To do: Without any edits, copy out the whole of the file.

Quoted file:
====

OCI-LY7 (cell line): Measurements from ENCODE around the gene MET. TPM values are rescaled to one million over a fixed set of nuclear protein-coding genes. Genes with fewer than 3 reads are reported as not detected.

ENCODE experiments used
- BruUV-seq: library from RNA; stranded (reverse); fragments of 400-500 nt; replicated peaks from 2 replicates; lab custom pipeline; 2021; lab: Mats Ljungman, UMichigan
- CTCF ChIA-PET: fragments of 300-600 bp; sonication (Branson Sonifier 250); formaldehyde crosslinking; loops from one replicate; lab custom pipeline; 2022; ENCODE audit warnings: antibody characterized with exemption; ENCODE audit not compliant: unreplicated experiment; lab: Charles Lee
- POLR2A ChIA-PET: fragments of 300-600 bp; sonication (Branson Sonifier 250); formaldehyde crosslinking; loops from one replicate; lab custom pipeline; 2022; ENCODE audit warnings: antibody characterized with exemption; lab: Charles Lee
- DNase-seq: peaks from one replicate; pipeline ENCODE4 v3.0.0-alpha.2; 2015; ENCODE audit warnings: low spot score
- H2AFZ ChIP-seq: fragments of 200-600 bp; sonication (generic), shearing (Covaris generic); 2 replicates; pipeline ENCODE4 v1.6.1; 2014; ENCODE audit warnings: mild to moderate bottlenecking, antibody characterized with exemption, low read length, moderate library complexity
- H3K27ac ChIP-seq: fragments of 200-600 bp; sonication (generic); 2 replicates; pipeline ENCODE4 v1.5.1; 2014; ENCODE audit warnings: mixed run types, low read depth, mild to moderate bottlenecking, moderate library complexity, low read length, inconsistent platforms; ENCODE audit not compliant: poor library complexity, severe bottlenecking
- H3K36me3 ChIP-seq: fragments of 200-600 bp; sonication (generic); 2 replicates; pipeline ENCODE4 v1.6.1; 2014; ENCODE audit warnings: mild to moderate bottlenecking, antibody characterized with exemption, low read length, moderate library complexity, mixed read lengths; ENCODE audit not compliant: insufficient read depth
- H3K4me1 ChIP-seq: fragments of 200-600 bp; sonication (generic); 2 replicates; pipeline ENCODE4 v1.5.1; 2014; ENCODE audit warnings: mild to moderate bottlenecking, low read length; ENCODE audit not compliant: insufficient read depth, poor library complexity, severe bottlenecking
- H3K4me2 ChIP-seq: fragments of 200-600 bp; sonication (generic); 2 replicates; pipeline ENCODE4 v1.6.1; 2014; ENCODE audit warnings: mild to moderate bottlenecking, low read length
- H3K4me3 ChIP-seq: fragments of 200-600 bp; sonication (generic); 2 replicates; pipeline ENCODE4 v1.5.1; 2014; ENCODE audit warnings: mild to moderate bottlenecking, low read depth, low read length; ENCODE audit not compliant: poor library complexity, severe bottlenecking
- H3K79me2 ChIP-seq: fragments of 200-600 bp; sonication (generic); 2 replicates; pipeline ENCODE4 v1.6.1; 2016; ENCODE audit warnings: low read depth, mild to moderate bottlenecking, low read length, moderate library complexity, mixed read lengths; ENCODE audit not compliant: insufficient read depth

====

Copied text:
OCI-LY7 (cell line): Measurements from ENCODE around the gene MET. TPM values are rescaled to one million over a fixed set of nuclear protein-coding genes. Genes with fewer than 3 reads are reported as not detected.

ENCODE experiments used
- BruUV-seq: library from RNA; stranded (reverse); fragments of 400-500 nt; replicated peaks from 2 replicates; lab custom pipeline; 2021; lab: Mats Ljungman, UMichigan
- CTCF ChIA-PET: fragments of 300-600 bp; sonication (Branson Sonifier 250); formaldehyde crosslinking; loops from one replicate; lab custom pipeline; 2022; ENCODE audit warnings: antibody characterized with exemption; ENCODE audit not compliant: unreplicated experiment; lab: Charles Lee
- POLR2A ChIA-PET: fragments of 300-600 bp; sonication (Branson Sonifier 250); formaldehyde crosslinking; loops from one replicate; lab custom pipeline; 2022; ENCODE audit warnings: antibody characterized with exemption; lab: Charles Lee
- DNase-seq: peaks from one replicate; pipeline ENCODE4 v3.0.0-alpha.2; 2015; ENCODE audit warnings: low spot score
- H2AFZ ChIP-seq: fragments of 200-600 bp; sonication (generic), shearing (Covaris generic); 2 replicates; pipeline ENCODE4 v1.6.1; 2014; ENCODE audit warnings: mild to moderate bottlenecking, antibody characterized with exemption, low read length, moderate library complexity
- H3K27ac ChIP-seq: fragments of 200-600 bp; sonication (generic); 2 replicates; pipeline ENCODE4 v1.5.1; 2014; ENCODE audit warnings: mixed run types, low read depth, mild to moderate bottlenecking, moderate library complexity, low read length, inconsistent platforms; ENCODE audit not compliant: poor library complexity, severe bottlenecking
- H3K36me3 ChIP-seq: fragments of 200-600 bp; sonication (generic); 2 replicates; pipeline ENCODE4 v1.6.1; 2014; ENCODE audit warnings: mild to moderate bottlenecking, antibody characterized with exemption, low read length, moderate library complexity, mixed read lengths; ENCODE audit not compliant: insufficient read depth
- H3K4me1 ChIP-seq: fragments of 200-600 bp; sonication (generic); 2 replicates; pipeline ENCODE4 v1.5.1; 2014; ENCODE audit warnings: mild to moderate bottlenecking, low read length; ENCODE audit not compliant: insufficient read depth, poor library complexity, severe bottlenecking
- H3K4me2 ChIP-seq: fragments of 200-600 bp; sonication (generic); 2 replicates; pipeline ENCODE4 v1.6.1; 2014; ENCODE audit warnings: mild to moderate bottlenecking, low read length
- H3K4me3 ChIP-seq: fragments of 200-600 bp; sonication (generic); 2 replicates; pipeline ENCODE4 v1.5.1; 2014; ENCODE audit warnings: mild to moderate bottlenecking, low read depth, low read length; ENCODE audit not compliant: poor library complexity, severe bottlenecking
- H3K79me2 ChIP-seq: fragments of 200-600 bp; sonication (generic); 2 replicates; pipeline ENCODE4 v1.6.1; 2016; ENCODE audit warnings: low read depth, mild to moderate bottlenecking, low read length, moderate library complexity, mixed read lengths; ENCODE audit not compliant: insufficient read depth